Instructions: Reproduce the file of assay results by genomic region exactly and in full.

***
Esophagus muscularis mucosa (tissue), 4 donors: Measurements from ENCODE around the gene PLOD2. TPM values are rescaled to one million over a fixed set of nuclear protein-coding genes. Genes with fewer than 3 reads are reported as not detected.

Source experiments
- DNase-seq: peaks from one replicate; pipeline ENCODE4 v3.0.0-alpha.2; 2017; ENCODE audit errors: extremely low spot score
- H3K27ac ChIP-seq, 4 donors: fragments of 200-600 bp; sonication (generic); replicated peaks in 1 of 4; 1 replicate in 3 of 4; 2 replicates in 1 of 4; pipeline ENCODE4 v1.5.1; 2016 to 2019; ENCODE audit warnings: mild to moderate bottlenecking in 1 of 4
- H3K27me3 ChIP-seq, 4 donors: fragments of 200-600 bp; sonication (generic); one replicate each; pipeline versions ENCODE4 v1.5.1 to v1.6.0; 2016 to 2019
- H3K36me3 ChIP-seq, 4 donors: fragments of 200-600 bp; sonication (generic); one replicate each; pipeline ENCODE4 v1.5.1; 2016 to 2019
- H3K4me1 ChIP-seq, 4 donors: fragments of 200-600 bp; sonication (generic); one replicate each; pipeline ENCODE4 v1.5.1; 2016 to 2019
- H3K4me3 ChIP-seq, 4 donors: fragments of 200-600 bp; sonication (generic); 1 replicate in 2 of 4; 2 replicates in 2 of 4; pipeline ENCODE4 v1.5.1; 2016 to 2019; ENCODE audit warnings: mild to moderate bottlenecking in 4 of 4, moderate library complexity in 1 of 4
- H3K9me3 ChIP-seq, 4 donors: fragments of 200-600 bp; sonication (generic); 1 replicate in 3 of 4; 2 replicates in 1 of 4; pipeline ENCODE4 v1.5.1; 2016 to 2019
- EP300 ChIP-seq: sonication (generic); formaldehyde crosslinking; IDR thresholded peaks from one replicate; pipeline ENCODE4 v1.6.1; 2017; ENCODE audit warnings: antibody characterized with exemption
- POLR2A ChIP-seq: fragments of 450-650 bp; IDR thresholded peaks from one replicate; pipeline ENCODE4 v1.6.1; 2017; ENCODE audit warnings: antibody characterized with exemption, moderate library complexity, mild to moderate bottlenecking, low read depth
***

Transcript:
Esophagus muscularis mucosa (tissue), 4 donors: Measurements from ENCODE around the gene PLOD2. TPM values are rescaled to one million over a fixed set of nuclear protein-coding genes. Genes with fewer than 3 reads are reported as not detected.

Source experiments
- DNase-seq: peaks from one replicate; pipeline ENCODE4 v3.0.0-alpha.2; 2017; ENCODE audit errors: extremely low spot score
- H3K27ac ChIP-seq, 4 donors: fragments of 200-600 bp; sonication (generic); replicated peaks in 1 of 4; 1 replicate in 3 of 4; 2 replicates in 1 of 4; pipeline ENCODE4 v1.5.1; 2016 to 2019; ENCODE audit warnings: mild to moderate bottlenecking in 1 of 4
- H3K27me3 ChIP-seq, 4 donors: fragments of 200-600 bp; sonication (generic); one replicate each; pipeline versions ENCODE4 v1.5.1 to v1.6.0; 2016 to 2019
- H3K36me3 ChIP-seq, 4 donors: fragments of 200-600 bp; sonication (generic); one replicate each; pipeline ENCODE4 v1.5.1; 2016 to 2019
- H3K4me1 ChIP-seq, 4 donors: fragments of 200-600 bp; sonication (generic); one replicate each; pipeline ENCODE4 v1.5.1; 2016 to 2019
- H3K4me3 ChIP-seq, 4 donors: fragments of 200-600 bp; sonication (generic); 1 replicate in 2 of 4; 2 replicates in 2 of 4; pipeline ENCODE4 v1.5.1; 2016 to 2019; ENCODE audit warnings: mild to moderate bottlenecking in 4 of 4, moderate library complexity in 1 of 4
- H3K9me3 ChIP-seq, 4 donors: fragments of 200-600 bp; sonication (generic); 1 replicate in 3 of 4; 2 replicates in 1 of 4; pipeline ENCODE4 v1.5.1; 2016 to 2019
- EP300 ChIP-seq: sonication (generic); formaldehyde crosslinking; IDR thresholded peaks from one replicate; pipeline ENCODE4 v1.6.1; 2017; ENCODE audit warnings: antibody characterized with exemption
- POLR2A ChIP-seq: fragments of 450-650 bp; IDR thresholded peaks from one replicate; pipeline ENCODE4 v1.6.1; 2017; ENCODE audit warnings: antibody characterized with exemption, moderate library complexity, mild to moderate bottlenecking, low read depth